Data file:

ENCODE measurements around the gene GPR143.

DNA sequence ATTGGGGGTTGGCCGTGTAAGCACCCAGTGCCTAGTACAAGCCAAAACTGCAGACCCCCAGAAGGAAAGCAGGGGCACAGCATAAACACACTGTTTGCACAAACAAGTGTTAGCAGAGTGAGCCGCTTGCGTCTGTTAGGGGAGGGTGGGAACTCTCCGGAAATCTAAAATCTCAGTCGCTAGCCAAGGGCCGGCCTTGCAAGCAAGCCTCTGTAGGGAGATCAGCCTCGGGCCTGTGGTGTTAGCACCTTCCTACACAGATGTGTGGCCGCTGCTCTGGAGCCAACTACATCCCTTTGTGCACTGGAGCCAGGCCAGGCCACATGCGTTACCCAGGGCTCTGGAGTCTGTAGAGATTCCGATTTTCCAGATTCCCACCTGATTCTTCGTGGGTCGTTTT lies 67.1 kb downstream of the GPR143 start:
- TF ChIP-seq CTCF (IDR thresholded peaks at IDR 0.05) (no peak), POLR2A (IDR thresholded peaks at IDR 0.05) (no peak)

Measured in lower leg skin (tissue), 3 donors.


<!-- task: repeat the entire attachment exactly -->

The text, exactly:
ENCODE measurements around the gene GPR143.

DNA sequence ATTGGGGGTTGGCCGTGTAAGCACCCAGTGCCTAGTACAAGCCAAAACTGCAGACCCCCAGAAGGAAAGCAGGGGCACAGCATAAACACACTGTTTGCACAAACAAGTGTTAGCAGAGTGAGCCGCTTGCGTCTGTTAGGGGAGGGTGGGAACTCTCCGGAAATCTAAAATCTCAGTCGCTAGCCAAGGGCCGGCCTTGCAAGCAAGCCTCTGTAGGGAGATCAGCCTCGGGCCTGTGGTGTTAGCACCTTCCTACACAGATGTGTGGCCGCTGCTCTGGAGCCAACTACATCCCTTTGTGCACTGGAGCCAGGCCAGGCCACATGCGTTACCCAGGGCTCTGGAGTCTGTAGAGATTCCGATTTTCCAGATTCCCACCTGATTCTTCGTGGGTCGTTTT lies 67.1 kb downstream of the GPR143 start:
- TF ChIP-seq CTCF (IDR thresholded peaks at IDR 0.05) (no peak), POLR2A (IDR thresholded peaks at IDR 0.05) (no peak)

Measured in lower leg skin (tissue), 3 donors.